Maua Methodist Hospital Newsletter


From Barbara Dickinson working at the Maua Methodist Hospital Kenya.


Reasons to rejoice: Easter gives us hope. We have survived the winter.

The hospital Annual Report was finished and printed, ready to take to the Hospital Board meeting at the end of March (but due to COVID increase in numbers the meeting was postponed).

My work permit is definitely in progress, but not yet issued – pray please.

Rain – we have had a few showers, for which we are thankful, it seems that every time rain falls the electricity goes off – but we have learned how to cope with that.

In Kenya new cases of COVID are increasing, as are deaths. Claire and I have had our first COVID vaccination.

I want to share with you what it is like when our MEDS (Medical Equipment and Drugs) order arrives.

The shelves in Medical Store seem empty (making it easier to count stocks!)

The order arrives. A big van packed full.

Each box must be checked with the invoice and order forms; and then every item has to entered on the computer.

This happens every month. There are just two ladies who work full time in Medical Store (both called Mercy) and one male assistant. The Mercy’s are responsible for maintaining the computer stock levels and servicing the orders to the Out-Patient booths and In-Patient pharmacy, and orders from the wards. Of course, the responsibility for all of this is Marystella’s, our new Pharmacist, with Dr. Claire as the Director of Pharmacy services.

Sadly the manufacturer (or middle-man) of surgical masks and gloves have increased their price 10 fold. This will be a massive burden to us as we use masks and gloves so very much. We order in the hundreds of boxes of a hundred.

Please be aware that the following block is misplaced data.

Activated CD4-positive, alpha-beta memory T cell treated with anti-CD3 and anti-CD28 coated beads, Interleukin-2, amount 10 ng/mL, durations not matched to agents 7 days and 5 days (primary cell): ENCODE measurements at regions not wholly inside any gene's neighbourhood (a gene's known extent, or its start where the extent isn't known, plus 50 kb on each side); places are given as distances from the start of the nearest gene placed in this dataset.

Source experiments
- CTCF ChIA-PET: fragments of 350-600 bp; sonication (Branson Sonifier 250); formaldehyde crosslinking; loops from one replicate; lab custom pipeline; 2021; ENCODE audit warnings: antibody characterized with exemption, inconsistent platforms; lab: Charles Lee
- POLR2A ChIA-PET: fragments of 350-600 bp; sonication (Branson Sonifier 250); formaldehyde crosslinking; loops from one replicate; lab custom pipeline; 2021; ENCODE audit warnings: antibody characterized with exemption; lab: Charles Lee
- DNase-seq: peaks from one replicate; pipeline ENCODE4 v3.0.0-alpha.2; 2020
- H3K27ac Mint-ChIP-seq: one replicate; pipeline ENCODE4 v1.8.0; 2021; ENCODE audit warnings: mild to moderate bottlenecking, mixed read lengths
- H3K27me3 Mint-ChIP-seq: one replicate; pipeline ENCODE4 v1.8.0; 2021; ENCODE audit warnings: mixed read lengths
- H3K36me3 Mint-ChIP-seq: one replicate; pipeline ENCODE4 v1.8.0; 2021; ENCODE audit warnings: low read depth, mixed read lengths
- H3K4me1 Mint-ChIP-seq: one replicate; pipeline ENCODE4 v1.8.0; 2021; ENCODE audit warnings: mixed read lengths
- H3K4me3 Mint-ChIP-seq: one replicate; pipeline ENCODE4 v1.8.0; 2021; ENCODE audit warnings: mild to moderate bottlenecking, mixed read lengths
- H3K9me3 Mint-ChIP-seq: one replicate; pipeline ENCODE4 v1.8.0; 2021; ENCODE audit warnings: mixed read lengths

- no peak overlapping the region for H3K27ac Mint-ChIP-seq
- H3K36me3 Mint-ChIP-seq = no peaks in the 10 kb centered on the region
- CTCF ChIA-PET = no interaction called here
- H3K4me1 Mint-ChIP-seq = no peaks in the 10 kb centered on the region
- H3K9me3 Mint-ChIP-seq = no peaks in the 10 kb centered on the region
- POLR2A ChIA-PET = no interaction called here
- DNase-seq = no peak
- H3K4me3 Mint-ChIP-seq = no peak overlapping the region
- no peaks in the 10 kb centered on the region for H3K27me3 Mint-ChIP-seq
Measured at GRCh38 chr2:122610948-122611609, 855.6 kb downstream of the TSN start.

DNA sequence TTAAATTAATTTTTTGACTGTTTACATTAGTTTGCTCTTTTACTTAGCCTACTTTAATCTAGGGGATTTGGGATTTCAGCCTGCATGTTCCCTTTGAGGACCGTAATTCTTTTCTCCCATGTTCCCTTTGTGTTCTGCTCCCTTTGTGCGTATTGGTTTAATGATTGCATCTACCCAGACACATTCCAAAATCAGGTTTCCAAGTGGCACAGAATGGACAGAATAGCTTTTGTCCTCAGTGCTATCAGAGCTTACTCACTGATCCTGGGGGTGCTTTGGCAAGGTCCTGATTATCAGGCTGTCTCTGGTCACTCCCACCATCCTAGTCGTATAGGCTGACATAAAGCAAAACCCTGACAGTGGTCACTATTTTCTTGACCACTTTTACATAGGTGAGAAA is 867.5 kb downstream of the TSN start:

I asked the C.E.O., Mr Marete, what he would like us to pray for. He was full of thanksgiving despite all the pressures the hospital is going through, (particularly financial). We are especially thankful that in 2020 no member of staff contracted COVID infection. He asks that you pray for the staff. Particularly the doctors, and nursing staff, but really all staff to feel that they are not just doing a job. They need to feel appreciated that they are doing a really good service to God’s people. He also requested that we pray for our population to seek medical help early enough to be able to respond to treatment.

Mr Marete told me of a young girl who had been born blind. She was brought to or hospital and they found that she could be operated on. After the operation she could see for the very first time in her life. What an amazing thing for that family. Pray with us that positive messages like this spread through the community.

As I write Kenya is in a “third wave” of COVID infections, with as many testing positive per day as there were at the peak of the epidemic last year. All the ICU beds are occupied. Health care workers are being offered vaccination. As the expected rains may come, the temperature will fall, and our “winter” should start – when we expect more respiratory tract infections, so COVID also might spread more. (This may be due to our behaviour change as the temperature falls, and there are more people indoors rather than outside). Whatever the reason beds in Meru District hospital are full, as are mission facilities in nearby Kiirua and Tigania. Nairobi and four other counties are in lock-down with travel restrictions. Trains, air and road traffic are suspended.

Amidst all this we thank God for His goodness to us, for our lives and the knowledge that He loves us – and showed how much as we celebrate Easter. God bless you.


With lots of thankful love    

Barbara and Claire